Update on the Design of Steel Catenary Riser Systems

Update on the Design of Steel Catenary Riser Systems
March 1999
S. Hatton

The concept of the steel catenary riser is now well established in the industry. The technology has advanced through numerous studies and JIPs and there are now 4 installations, with more planned in Brazil and Gulf of Mexico in the near future. Steel catenaries are believed by many in the industry to be cost-effective riser solutions that enable deepwater developments. But how mature is the technology? What are the key design issues? How does it compare against competing technologies and what are the future development requirements of the technology?

The steel catenary concept is inherently simple. Lay a pipeline on the seabed and simply pick up the end and connect to the production vessel forming a free hanging ‘simple’ catenary. The beauty of this concept is that it allows the pipeline to be extended to the vessel using standard grade steel, which is cheap. Additionally the riser can be installed using the same lay vessel as the pipeline, saving a dedicated mobilisation.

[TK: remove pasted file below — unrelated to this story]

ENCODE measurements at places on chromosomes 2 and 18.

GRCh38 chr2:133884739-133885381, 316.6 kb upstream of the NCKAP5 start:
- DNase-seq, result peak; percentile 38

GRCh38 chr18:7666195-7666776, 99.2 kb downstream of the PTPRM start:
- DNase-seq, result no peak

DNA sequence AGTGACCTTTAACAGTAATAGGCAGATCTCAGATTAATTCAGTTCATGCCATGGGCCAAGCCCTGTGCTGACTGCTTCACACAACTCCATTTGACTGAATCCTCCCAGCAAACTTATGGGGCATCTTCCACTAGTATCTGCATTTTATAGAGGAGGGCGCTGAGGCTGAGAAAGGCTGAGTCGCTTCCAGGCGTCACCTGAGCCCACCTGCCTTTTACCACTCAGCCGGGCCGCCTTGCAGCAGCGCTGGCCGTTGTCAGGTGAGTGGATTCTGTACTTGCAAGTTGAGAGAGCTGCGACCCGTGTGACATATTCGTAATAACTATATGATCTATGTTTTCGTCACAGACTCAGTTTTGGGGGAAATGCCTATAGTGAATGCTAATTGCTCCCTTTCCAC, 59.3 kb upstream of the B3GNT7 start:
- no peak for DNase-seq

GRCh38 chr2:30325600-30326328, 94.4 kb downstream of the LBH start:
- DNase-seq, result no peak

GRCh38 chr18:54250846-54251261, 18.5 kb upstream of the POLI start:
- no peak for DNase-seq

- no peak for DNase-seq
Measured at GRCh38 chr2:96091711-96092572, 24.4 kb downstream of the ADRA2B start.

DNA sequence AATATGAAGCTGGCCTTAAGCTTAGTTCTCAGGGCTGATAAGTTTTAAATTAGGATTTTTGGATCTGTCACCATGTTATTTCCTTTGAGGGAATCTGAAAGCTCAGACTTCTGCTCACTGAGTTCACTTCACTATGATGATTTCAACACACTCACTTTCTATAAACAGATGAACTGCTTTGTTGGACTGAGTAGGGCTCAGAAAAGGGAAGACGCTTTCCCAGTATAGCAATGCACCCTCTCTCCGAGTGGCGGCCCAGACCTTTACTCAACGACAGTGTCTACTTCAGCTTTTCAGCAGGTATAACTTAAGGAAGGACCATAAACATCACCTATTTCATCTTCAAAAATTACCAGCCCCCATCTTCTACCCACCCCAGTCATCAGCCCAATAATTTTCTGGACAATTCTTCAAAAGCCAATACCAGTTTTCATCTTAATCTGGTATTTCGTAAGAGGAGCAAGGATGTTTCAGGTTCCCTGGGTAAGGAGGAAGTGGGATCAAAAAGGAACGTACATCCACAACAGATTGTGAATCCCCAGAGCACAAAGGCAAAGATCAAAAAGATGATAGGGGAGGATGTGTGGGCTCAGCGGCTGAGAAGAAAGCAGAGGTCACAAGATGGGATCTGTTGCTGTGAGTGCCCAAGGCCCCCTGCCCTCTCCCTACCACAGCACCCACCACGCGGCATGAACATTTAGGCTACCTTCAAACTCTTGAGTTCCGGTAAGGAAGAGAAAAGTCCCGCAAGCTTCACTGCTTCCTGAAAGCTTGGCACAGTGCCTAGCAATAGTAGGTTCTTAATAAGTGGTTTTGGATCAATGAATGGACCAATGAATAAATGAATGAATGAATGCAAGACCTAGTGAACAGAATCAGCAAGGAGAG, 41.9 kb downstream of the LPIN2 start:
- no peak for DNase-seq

This arrangement may lead people to the conclusion that deepwater riser systems will in fact be simpler and cheaper than shallow water systems where costly flexible pipe must be considered. However, when steel catenary arrangements are engineered at a detailed level a more complex and costly design emerges. Key issues such as VIV, TDP interaction, thermal insulation/process flow assurance and requirements for weld and inspection quality can cause significant technical complication.

The STRIDE (Steel Risers for Deepwater Environments) JIP was established in 1997 by 2H Offshore Engineering with the objectives of better understanding key issues. The JIP is supported by 20 participants and has been funded to a total of $2.5million. The scope of the JIP covers the following activities:

  • Riser basic sizing and parametric studies
  • Global analysis methods
  • Codes and Standards
  • Installation methods
  • VIV analysis and testing
  • Touch down point analysis methods and testing
  • Material assessment and fabrication requirements

The initial thrust of the JIP was aimed at large diameter risers and extreme environments such as West of Shetland. However, this has now been extended to other environments such as West Africa where there is considerable industry interest.

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